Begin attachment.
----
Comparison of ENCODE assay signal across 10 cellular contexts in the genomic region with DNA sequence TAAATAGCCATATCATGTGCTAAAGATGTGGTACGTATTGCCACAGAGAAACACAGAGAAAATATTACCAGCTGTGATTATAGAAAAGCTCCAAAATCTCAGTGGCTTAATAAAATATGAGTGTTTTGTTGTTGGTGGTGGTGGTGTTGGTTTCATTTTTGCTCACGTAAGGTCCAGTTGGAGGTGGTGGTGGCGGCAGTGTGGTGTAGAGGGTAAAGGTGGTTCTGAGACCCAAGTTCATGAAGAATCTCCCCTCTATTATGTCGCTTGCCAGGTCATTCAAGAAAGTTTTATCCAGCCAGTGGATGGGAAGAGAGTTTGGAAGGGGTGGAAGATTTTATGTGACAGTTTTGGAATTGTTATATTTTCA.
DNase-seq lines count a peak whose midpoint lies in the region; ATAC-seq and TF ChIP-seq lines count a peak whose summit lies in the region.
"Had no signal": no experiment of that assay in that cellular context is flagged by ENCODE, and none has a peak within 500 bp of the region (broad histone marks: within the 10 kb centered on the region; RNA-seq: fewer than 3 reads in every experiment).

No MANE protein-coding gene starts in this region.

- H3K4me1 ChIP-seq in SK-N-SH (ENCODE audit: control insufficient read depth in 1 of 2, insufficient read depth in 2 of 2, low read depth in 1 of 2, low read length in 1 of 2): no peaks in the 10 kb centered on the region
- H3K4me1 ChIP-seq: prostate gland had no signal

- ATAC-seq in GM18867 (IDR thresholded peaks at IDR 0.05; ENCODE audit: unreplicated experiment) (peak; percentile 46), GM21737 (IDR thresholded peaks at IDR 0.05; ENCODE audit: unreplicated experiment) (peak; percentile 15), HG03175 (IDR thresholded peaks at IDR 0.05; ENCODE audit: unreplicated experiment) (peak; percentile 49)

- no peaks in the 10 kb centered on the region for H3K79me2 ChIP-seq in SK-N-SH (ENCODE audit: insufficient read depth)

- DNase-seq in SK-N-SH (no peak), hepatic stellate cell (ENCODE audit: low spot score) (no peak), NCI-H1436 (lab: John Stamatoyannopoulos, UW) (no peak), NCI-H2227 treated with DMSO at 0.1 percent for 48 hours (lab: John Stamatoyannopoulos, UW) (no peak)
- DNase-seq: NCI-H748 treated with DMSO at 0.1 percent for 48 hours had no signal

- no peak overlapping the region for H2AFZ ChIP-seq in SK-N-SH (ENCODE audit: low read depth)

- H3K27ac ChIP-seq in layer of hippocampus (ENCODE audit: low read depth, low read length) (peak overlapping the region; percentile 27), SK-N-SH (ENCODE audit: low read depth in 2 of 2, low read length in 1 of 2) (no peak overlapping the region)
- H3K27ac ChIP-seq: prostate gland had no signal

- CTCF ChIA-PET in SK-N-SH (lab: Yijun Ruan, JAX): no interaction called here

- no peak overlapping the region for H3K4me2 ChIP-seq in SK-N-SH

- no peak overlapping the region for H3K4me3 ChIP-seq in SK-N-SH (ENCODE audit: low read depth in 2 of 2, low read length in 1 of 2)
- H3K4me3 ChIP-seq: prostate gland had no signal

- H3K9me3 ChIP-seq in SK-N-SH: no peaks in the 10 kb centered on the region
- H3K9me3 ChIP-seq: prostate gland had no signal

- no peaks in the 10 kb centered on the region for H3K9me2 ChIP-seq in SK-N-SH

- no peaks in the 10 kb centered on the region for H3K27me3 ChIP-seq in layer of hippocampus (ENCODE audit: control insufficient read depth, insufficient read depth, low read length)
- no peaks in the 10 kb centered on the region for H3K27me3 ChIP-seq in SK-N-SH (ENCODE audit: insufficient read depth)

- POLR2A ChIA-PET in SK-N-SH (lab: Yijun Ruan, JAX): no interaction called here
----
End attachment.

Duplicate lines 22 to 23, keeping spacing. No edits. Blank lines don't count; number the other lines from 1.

- no peaks in the 10 kb centered on the region for H3K27me3 ChIP-seq in SK-N-SH (ENCODE audit: insufficient read depth)

- POLR2A ChIA-PET in SK-N-SH (lab: Yijun Ruan, JAX): no interaction called here